Science Inventory

Children’s Lead Exposure: A Multimedia Modeling Analysis to Guide Public Health Decision-Making

Citation:

Zartarian, V., J. Xue, R. Tornero-Velez, AND J. Brown. Children’s Lead Exposure: A Multimedia Modeling Analysis to Guide Public Health Decision-Making. ENVIRONMENTAL HEALTH PERSPECTIVES. National Institute of Environmental Health Sciences (NIEHS), Research Triangle Park, NC, 125(9):1-10, (2017).

Impact/Purpose:

Drinking water and other sources for lead are the subject of public health concerns around the Flint, Michigan, drinking water and East Chicago, Indiana, lead in soil crises. In 2015, the U.S. Environmental Protection Agency (EPA)’ s National Drinking Water Advisory Council (NDWAC) recommended establishment of a ‘health-based, household action level’ for lead in drinking water based on children’s exposure. The primary objective was to develop a coupled exposure-dose modeling approach that can be used to determine what drinking water lead concentrations keep children’s blood lead levels (BLLs) below specified values, considering exposures from water, soil, dust, food, and air. Related objectives were to evaluate the coupled model estimates using real-world blood lead data, to quantify relative contributions by the various media, and to identify key model inputs.This methodology advances scientific understanding of the relationship between lead concentrations in drinking water and BLLs in children. It can guide national health-based benchmarks for lead and related community public health decisions. This modeling approach using best available data can inform public health decisions for lead in drinking water and other media.

Description:

BACKGROUND: Drinking water and other sources for lead are the subject of public health concerns around the Flint, Michigan, drinking water and East Chicago, Indiana, lead in soil crises. In 2015, the U.S. Environmental Protection Agency (EPA)’s National Drinking Water Advisory Council (NDWAC) recommended establishment of a “health-based, household action level” for lead in drinking water based on children’s exposure. OBJECTIVES: The primary objective was to develop a coupled exposure–dose modeling approach that can be used to determine what drinking water lead concentrations keep children’s blood lead levels (BLLs) below specified values, considering exposures from water, soil, dust, food, and air. Related objectives were to evaluate the coupled model estimates using real-world blood lead data, to quantify relative contributions by the various media, and to identify key model inputs. METHODS: A modeling approach using the EPA’s Stochastic Human Exposure and Dose Simulation (SHEDS)-Multimedia and Integrated Exposure Uptake and Biokinetic (IEUBK) models was developed using available data. This analysis for the U.S. population of young children probabilistically simulated multimedia exposures and estimated relative contributions of media to BLLs across all population percentiles for several age groups. RESULTS: Modeled BLLs compared well with nationally representative BLLs (0–23% relative error). Analyses revealed relative importance of soil and dust ingestion exposure pathways and associated Pb intake rates; water ingestion was also a main pathway, especially for infants. CONCLUSIONS: This methodology advances scientific understanding of the relationship between lead concentrations in drinking water and BLLs in children. It can guide national health-based benchmarks for lead and related community public health decisions.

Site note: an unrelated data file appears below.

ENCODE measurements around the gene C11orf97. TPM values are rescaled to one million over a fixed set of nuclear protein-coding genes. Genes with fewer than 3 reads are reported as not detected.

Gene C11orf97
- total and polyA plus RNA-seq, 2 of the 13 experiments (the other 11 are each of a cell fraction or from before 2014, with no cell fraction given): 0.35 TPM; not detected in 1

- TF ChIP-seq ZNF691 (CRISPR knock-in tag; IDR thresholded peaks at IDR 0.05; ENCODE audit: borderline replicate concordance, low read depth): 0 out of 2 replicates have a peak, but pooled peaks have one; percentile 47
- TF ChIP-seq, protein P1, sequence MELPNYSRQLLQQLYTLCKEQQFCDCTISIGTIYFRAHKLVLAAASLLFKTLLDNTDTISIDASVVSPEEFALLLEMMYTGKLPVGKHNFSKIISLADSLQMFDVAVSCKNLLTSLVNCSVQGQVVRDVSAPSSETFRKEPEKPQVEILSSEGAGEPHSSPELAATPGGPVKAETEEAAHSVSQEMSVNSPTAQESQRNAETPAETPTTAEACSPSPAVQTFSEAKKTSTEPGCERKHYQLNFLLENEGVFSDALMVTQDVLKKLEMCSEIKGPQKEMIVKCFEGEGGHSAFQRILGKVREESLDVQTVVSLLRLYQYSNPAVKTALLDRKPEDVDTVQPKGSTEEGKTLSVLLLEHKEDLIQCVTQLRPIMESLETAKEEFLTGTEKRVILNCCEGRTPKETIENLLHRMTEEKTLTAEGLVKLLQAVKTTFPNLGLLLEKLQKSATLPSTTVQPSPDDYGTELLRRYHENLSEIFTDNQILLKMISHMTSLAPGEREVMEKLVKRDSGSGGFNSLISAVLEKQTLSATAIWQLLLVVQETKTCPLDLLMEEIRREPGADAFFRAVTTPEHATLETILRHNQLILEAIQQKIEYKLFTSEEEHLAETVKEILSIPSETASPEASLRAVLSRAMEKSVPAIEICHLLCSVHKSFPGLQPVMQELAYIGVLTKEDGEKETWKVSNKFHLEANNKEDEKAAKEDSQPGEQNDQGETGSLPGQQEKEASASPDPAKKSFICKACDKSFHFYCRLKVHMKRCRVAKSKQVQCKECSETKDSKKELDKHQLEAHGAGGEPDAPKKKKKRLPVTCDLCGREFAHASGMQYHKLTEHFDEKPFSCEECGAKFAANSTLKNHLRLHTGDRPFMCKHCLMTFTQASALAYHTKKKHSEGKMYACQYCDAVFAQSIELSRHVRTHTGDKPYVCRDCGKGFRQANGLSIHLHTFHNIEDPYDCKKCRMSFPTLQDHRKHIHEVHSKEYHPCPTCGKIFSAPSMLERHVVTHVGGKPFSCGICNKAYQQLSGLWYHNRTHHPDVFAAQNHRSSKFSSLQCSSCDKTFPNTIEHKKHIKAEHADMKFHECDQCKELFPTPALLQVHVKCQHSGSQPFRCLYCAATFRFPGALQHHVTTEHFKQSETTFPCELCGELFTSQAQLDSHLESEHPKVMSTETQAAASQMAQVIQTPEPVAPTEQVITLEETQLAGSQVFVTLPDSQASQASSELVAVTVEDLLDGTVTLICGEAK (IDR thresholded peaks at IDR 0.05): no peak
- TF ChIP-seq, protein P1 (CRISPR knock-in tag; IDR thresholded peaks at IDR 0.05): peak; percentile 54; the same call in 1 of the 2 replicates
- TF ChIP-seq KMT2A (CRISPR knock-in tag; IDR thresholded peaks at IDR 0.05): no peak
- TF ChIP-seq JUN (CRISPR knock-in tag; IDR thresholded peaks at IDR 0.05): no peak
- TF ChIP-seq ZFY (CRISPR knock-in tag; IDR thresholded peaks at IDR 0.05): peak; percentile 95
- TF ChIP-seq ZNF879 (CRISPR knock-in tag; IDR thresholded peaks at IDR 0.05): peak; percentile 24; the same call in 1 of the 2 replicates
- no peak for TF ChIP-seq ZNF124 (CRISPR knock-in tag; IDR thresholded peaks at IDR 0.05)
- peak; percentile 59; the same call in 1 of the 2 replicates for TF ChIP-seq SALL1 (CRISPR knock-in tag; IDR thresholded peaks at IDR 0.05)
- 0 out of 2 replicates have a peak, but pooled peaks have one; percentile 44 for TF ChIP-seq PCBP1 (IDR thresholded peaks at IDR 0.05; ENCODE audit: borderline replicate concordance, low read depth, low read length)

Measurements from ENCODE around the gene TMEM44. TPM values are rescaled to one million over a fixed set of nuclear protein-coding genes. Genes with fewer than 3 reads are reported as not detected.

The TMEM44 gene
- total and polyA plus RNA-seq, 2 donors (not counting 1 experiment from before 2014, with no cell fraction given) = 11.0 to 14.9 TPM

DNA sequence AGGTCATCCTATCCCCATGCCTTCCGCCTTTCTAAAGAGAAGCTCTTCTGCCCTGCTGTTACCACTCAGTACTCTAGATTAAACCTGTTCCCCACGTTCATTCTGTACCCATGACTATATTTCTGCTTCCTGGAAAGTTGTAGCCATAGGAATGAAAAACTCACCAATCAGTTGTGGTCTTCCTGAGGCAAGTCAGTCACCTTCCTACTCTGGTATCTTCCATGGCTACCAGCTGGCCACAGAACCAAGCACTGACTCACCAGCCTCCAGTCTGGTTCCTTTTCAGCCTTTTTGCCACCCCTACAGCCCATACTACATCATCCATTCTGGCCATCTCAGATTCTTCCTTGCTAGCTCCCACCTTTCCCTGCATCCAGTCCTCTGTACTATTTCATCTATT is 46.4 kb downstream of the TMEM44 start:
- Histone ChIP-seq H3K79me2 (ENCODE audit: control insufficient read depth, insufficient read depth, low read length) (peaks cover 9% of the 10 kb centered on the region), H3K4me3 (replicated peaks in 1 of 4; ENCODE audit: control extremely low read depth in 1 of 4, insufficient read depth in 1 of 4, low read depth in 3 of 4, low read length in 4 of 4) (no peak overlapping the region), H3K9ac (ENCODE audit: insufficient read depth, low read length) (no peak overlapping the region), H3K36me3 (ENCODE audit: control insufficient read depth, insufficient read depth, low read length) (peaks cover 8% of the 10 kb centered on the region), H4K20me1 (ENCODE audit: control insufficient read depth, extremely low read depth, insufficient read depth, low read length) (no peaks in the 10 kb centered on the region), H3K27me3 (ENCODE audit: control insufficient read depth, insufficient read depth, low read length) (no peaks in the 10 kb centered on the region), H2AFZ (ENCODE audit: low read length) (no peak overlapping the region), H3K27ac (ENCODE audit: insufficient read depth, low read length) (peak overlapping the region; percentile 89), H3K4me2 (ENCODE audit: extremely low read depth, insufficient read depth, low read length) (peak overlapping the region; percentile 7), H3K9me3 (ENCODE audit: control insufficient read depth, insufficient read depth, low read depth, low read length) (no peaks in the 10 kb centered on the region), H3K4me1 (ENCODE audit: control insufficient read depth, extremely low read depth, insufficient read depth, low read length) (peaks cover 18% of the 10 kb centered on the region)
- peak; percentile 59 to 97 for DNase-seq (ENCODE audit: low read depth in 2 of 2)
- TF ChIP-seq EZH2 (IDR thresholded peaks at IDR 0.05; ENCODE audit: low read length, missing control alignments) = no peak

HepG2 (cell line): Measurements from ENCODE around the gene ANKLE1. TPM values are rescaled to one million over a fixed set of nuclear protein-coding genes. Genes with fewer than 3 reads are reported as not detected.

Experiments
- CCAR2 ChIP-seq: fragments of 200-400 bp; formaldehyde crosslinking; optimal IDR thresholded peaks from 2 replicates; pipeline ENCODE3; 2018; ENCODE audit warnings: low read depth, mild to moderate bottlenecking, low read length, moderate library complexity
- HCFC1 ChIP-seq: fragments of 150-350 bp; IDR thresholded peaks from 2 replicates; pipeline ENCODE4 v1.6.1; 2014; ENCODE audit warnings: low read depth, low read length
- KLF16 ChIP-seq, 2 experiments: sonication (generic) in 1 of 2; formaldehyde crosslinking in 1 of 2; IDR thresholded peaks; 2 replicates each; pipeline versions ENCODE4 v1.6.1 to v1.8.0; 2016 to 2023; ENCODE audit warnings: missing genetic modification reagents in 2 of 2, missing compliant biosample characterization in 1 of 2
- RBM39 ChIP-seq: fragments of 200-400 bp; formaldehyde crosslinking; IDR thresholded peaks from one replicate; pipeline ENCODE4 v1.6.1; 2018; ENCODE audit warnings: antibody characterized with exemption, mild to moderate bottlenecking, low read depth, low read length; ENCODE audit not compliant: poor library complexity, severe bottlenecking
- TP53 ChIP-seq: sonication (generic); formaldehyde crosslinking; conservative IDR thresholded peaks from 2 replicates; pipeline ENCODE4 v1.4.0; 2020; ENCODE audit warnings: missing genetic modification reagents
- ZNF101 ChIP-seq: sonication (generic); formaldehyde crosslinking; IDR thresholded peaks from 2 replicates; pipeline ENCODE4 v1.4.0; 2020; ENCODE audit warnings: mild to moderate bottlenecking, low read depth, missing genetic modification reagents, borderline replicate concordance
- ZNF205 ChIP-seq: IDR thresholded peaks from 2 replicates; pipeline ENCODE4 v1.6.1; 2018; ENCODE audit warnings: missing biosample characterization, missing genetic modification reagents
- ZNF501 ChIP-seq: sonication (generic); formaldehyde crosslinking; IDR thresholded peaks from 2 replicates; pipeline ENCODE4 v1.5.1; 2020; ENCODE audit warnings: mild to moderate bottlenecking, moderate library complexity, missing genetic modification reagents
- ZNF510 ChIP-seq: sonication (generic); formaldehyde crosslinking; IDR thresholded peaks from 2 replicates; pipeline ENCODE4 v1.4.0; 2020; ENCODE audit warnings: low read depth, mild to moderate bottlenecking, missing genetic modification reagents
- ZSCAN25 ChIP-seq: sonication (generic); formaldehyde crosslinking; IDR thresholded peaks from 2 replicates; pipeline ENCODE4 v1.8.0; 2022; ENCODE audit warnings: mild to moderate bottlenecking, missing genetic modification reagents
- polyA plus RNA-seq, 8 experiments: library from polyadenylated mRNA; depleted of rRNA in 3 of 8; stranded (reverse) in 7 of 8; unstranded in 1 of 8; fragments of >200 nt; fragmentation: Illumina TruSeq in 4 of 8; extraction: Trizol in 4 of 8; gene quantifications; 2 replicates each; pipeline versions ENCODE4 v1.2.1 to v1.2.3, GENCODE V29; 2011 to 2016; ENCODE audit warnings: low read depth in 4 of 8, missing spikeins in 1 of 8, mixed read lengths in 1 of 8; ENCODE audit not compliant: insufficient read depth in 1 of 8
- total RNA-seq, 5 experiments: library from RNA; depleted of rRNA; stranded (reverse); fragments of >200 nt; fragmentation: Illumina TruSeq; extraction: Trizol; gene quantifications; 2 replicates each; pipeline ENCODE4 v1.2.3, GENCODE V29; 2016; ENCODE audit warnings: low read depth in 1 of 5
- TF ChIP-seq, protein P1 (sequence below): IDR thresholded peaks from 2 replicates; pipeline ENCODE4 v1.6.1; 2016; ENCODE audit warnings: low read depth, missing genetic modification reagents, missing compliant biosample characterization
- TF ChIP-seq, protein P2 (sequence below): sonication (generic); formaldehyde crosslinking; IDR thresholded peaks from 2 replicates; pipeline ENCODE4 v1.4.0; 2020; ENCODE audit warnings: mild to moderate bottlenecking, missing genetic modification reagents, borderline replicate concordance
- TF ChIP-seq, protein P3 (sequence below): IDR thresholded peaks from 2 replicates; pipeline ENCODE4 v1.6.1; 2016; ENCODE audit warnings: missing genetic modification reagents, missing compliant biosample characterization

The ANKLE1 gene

URLs/Downloads:

https://doi.org/10.1289/EHP1605   Exit

Record Details:

Record Type: DOCUMENT (JOURNAL/PEER REVIEWED JOURNAL)
Product Published Date: 09/30/2017
Record Last Revised: 05/17/2018
OMB Category: Other
Record ID: 338192

Organization:

U.S. ENVIRONMENTAL PROTECTION AGENCY

OFFICE OF RESEARCH AND DEVELOPMENT

NATIONAL EXPOSURE RESEARCH LABORATORY

SYSTEMS EXPOSURE DIVISION